This is the journal of my endeavours to grow a range of fruit, veg and flowers from seed, grow organically, and my attempts to create a personal paradise with 1/2 acre of maintained gardens and 1/2 acre wild meadows. Northern Ireland's average daily high temperatures are 18 °C (64 °F) in July and 6 °C (43 °F) in January. Soil type: Clay

Monday, 16 March 2015

The Beauty of Old Ireland on St Paddys

It's St Patrick's week and a great time of the year to remember the beauty of Ireland / Northern Ireland, with its rolling green hills, traditional farming background, and rural  countryside cottages. 

These photos reflect the traditional dwellings and beauty of our landscape. Ireland / Northern Ireland is a great place to visit, with lots to see and do. Highly recommended!

Left: Fisherman's Cottage.
Above: Corradreenan Farm - cottage circa 1802, a simple two-roomed house with a kitchen and a bedroom.
Above: Coshkib Hill Farm - a hill farm circa 1850 from Glenballyemon, one of the nine glens of County Antrim, comprised mostly of moorland and mountain grazing (sheep and cattle) and hay, oats, and potatoes grown.
Above: Ballydugan Linen Weaver's House. This is a replica of a mid-19th century traditional dwelling.
Above and below: Peat fires with its distinctive smell were and still are a common way to stay warm on cold days. The cutting of peat (called 'turf' when cut) for fuel began in the 17th century; more on this can be read by clicking here.

Above: The Old Rectory Cottage - This thatched-roofed house is an example of English rather than Irish building traditions; the skills and techniques to build this style were brought into Ireland by English settlers. Through studies of the roof timbers, the house is thought to have been  built in 1717. Original location: Lismacloskey townland, Toomebridge, County Antrim.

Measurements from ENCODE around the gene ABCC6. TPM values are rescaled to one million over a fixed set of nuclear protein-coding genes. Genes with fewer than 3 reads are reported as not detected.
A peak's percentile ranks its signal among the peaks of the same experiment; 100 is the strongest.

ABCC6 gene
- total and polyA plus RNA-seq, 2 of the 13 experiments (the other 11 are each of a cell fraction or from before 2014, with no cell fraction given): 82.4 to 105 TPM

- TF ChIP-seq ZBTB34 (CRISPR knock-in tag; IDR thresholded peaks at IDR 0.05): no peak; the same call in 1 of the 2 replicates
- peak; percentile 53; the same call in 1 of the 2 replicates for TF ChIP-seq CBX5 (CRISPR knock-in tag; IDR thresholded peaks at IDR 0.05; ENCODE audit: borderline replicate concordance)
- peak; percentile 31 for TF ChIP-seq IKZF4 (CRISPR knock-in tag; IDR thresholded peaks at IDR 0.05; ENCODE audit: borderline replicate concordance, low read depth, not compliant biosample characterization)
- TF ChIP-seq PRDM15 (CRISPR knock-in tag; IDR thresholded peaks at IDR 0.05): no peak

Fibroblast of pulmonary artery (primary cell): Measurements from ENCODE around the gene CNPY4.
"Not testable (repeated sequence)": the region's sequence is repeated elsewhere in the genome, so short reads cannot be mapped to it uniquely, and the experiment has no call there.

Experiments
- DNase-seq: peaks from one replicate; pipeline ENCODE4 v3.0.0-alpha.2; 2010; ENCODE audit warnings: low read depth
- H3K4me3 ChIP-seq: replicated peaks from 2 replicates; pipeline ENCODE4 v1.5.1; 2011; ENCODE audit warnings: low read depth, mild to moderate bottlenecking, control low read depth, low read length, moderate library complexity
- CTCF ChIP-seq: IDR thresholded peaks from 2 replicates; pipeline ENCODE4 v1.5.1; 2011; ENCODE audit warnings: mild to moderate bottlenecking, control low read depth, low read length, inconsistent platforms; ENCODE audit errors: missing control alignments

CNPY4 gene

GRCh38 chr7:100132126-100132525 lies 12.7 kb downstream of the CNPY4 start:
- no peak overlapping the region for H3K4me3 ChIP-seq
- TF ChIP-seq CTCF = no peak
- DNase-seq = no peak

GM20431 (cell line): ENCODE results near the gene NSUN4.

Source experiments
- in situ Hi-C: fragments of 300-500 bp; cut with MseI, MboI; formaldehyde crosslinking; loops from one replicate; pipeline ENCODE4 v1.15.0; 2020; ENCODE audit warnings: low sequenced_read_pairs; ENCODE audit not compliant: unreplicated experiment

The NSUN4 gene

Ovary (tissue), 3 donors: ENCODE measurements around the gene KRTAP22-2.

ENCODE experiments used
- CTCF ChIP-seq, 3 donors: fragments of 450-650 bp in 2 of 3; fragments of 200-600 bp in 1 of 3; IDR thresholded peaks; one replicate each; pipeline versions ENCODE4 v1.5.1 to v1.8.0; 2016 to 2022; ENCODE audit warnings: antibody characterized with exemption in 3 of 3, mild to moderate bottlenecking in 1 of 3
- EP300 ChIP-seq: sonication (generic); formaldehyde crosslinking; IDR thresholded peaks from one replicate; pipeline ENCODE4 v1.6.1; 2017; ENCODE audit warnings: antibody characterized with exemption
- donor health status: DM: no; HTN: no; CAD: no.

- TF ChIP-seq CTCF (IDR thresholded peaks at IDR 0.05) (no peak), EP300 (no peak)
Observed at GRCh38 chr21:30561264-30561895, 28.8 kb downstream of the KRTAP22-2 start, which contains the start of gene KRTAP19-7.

Above and Below: Inside the Old Rectory Cottage it's furnished as the home of an established clergyman, and represents the rural or small-town home of the period 1890-1910.
Above: 1800s McCusker’s Pub - public houses were, and still are, a centre of social life in many Irish towns.
Above: Basket Maker's Workshop - a traditional countryside skill of willow tree basketry.
Above: Sheep and Spring lambs abound in Ireland this time of year. Photo taken on the North Antrim Coast.
Most of the photos of cottages and farms above are part of the historic display at Northern Ireland’s Folk Museum, which was created to preserve the rural way of life and keep it from disappearing all together with increasing urbanisation and industrialisation. The 170 acre Folk Museum and its cottages / dwellings have been collected from various parts of Ireland / Northern Ireland and rebuilt, brick by brick, in the grounds of the museum. If visiting Belfast this is a fantastic museum to spend a day ‘going back in time’ and experiencing life from around 100 years ago. 

Copyright: All words and photos are property of Kelli's Northern Ireland Garden.


  1. Very picturesque but I wouldn't want to live in one.

  2. Very interesting. It's good to see that the Irish admit that the English taught them to build "proper" houses! :) BTW, since when did St.Patrick have a week? I thought he had a day! I have experienced the peat fire smell - during my time in the Falkland Islands in 1982. The peat also made our clothing uniformly dark brown!

    1. Hi Mark, I'm thinking a St Patrick's month would be nice! BTW we get St Patrick's day off work which is great!

  3. Thank you for showing us the cottages and farms of the Northern Ireland's Folk Museum, it all looks so pretty. I even should like to live in such a cottage in the rolling hills of your country, I am certainly not a city dweller.

  4. I did enjoy this post. I was cleaning in the garage Sunday when I found my itinary for our 2003 tour of Ireland. We visited a similiar historic, museum village in Glencolumbile located above (?) Donegal. Our trip took us to Sligo, Glaway, Limerick, Dingle, an Erin Island, and, of course, Dublin. What a fabulous trip. I'd love to return. Have you planted potatoes yet? Ours this week. Happy St. Patrick's Day.

  5. Hi Ann, the places you visited in Ireland are really fab, I think I've been to all of them as well. If you ever decide on another trip over, let me know as you'll have to visit the North Coast. I was planning on putting potatoes in on St Paddys but instead of worked on improving the soil with homemade compost and I plan to get the potatoes in this weekend coming.